Friday, April 10, 2020

Well after much research, UWP is out. Now, the seemingly recommended graphical desktop platform is WPF over .NET Core 3.x. Supposedly, the WPF and Winforms library port to .NET Core completed in .NET Core 3.0. And apparently UWP standout features are being migrated, piece by piece, to WPF and WinForms over .NET Core 3.x. Also, .NET 4.8 is the last major Windows-only .NET Framework release. The C# 8.x programming language compiler is fully supported by .NET Core where .NET 4.8 only supported up to the C# 7.x programming language compiler.

Everything is always in flux, constantly changing. Although, I have a friend who insists on only using Win32 APIs (the 64bit version of Win32 - clear as mud?) and C++. Apparently, that's still possible... Really?

Thursday, April 02, 2020

Yips, I realized I didn't make a 2019 blog entry....

I didn't make a 2019 blog entry because the year passed at lightning speed and I was busy up to my eyeballs with new feature requests, refactor necessities and, of course, defect slaying. Using Visual Studio 2019 Pro now. Visual Studio 2019 pro, the Visual Studio Installer and 4.8 .Net framework is practically getting big updates every week. It's not much different from 2017 other than it builds a bit slower. This is probably due to the updated compiler static analysis tool. I like this new functionality, here's why. I'm using .NET Framework 4.8 and C# compiler/language version 8.x. The updated tool alerts me to the new C# constructs and practically updates any code it finds with a click of button. So if I don't know how to use a new language construct, it shows me a preview of my source code rewritten using the latest C#. No radical changes to the C# language; mostly the language is becoming more terse (less characters and lines of source code to do the same things).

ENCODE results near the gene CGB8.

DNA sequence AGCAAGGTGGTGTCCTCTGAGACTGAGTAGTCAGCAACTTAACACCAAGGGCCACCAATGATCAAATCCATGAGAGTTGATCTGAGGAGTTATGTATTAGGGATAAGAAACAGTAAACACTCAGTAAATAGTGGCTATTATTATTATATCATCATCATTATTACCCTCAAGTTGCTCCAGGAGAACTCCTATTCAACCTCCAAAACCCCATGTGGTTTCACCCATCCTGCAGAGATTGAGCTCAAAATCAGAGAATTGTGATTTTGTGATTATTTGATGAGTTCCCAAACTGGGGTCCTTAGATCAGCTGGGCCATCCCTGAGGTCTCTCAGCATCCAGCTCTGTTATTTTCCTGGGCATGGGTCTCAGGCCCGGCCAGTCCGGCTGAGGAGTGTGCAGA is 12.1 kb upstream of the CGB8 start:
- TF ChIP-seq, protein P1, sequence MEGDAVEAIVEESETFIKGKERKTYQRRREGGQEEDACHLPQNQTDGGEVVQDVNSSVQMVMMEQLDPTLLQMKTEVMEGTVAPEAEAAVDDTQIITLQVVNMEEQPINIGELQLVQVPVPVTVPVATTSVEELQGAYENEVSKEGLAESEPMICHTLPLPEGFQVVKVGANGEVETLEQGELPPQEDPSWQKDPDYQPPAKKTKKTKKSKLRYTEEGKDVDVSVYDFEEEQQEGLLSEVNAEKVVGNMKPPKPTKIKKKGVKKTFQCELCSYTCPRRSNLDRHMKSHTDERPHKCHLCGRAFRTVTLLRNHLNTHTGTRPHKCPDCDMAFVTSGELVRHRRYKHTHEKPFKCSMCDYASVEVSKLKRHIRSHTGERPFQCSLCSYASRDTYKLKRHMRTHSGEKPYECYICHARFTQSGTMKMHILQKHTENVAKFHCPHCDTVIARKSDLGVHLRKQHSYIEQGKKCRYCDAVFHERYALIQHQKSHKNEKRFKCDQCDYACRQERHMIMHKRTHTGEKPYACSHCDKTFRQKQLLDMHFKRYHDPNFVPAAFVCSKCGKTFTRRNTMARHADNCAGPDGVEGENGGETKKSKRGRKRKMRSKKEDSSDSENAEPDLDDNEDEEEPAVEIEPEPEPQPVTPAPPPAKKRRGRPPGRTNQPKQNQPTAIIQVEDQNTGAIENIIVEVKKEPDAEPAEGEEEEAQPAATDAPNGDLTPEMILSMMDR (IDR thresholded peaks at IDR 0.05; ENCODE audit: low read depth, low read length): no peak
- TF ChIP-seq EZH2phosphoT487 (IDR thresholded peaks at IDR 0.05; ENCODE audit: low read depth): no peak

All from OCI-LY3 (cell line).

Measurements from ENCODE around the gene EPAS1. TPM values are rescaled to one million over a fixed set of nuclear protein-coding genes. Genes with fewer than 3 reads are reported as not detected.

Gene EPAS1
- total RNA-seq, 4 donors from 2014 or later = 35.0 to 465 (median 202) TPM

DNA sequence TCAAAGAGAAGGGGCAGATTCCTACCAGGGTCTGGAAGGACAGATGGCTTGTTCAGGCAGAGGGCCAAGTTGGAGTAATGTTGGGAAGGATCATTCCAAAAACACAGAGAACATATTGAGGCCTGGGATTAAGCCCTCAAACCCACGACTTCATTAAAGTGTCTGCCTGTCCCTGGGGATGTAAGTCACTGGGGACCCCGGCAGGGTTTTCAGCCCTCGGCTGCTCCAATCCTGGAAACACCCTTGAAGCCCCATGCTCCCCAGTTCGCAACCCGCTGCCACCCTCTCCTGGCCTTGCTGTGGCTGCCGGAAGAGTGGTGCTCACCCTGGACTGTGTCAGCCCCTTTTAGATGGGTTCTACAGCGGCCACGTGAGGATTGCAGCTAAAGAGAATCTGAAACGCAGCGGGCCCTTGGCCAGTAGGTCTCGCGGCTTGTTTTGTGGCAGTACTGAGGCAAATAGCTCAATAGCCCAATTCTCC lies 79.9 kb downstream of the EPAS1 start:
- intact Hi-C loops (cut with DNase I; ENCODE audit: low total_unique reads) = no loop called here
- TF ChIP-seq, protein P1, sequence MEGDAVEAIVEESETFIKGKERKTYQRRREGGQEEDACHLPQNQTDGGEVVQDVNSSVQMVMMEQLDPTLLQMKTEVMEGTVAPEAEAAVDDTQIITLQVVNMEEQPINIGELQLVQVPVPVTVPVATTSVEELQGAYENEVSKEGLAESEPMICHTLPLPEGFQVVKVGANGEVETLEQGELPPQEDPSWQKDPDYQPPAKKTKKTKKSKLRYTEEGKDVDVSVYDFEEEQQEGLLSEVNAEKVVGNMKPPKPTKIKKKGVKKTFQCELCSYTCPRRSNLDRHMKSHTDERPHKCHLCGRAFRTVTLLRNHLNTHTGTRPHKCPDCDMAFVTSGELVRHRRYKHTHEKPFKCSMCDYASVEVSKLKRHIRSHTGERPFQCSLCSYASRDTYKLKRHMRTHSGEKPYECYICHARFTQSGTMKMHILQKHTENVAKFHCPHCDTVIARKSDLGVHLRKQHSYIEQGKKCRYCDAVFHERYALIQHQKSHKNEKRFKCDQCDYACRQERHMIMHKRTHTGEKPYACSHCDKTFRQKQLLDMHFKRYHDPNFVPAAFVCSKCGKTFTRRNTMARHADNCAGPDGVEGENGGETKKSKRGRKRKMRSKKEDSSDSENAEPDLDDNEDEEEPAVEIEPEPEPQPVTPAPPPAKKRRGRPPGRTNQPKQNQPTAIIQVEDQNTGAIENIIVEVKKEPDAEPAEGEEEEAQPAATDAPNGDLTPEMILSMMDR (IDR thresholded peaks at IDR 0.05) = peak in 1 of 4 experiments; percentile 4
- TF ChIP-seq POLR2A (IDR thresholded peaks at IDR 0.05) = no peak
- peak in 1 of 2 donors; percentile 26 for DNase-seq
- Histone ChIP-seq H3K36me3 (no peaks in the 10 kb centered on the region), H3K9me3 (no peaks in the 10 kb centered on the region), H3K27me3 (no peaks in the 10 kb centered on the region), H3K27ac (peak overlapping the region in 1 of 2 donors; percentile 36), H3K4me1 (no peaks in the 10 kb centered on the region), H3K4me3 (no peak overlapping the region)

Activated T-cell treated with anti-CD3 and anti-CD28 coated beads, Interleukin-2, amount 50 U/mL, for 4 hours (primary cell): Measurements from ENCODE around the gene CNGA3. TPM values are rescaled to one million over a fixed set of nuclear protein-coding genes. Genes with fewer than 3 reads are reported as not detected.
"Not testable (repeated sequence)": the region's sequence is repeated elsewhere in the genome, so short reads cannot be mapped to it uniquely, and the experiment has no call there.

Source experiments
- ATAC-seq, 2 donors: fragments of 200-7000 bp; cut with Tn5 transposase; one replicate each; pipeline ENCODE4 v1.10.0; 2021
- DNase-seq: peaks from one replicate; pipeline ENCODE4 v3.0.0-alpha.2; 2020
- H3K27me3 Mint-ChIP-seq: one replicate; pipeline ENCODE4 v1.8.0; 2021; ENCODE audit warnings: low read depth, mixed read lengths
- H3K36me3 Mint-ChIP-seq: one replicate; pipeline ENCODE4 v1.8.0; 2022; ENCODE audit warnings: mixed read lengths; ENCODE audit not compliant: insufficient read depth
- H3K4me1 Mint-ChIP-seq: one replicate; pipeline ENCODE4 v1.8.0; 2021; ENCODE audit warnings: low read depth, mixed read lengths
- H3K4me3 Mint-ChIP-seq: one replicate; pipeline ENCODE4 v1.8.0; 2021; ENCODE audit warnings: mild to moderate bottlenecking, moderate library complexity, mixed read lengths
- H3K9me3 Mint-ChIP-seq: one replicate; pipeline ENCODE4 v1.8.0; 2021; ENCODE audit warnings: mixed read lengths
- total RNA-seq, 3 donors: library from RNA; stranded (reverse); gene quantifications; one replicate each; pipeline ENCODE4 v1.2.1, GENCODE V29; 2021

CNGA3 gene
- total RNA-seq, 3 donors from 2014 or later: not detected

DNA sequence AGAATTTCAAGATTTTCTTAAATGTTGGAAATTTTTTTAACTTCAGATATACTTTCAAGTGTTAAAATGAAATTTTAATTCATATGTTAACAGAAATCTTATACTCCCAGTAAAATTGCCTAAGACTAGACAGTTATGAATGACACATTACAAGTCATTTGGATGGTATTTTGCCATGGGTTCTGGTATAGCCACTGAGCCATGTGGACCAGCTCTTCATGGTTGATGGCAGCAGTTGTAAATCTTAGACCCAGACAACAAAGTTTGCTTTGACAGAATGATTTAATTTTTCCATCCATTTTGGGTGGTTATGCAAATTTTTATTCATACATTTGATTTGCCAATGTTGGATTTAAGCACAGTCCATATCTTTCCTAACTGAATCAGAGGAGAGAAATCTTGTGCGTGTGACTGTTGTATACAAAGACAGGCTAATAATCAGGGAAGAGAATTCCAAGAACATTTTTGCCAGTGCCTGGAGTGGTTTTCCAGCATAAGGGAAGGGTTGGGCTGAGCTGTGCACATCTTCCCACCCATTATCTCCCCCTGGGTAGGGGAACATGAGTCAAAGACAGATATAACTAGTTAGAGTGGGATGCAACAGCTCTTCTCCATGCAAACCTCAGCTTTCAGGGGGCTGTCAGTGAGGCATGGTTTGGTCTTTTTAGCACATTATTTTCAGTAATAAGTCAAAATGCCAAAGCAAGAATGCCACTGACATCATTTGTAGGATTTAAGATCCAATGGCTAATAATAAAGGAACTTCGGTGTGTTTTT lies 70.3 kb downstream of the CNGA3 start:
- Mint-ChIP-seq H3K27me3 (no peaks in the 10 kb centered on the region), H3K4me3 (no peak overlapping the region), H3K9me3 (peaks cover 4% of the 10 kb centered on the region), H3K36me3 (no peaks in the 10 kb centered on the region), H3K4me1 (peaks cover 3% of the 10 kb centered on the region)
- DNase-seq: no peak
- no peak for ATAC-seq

Real-time performance is still a problem in WPF XAML desktop land. But I get around the problem by writing performance critical code in the C programming language and P/Invoking from a C#/XAML GUI. Passing data between the two platforms can get pretty hairy though. Always using async/await Task.Run() to get off the UI thread. Task cancellation and async Task exception handling is tough to wrap your brains around.

I want to move onto UWP and .NET Core because I understanding the data binding is easier and faster. Don't know about the graphic performance. I can move on UWP now because I've convinced most of my customers to move from Windows 7 to Windows 10. I may use UWP and .NET Core if another new, smallish, app is required. Years ago I did a Windows 8.1 UWP app and I really liked. But now, everybody is moving to .NET Core which didn't exist in the Windows 8.1 days.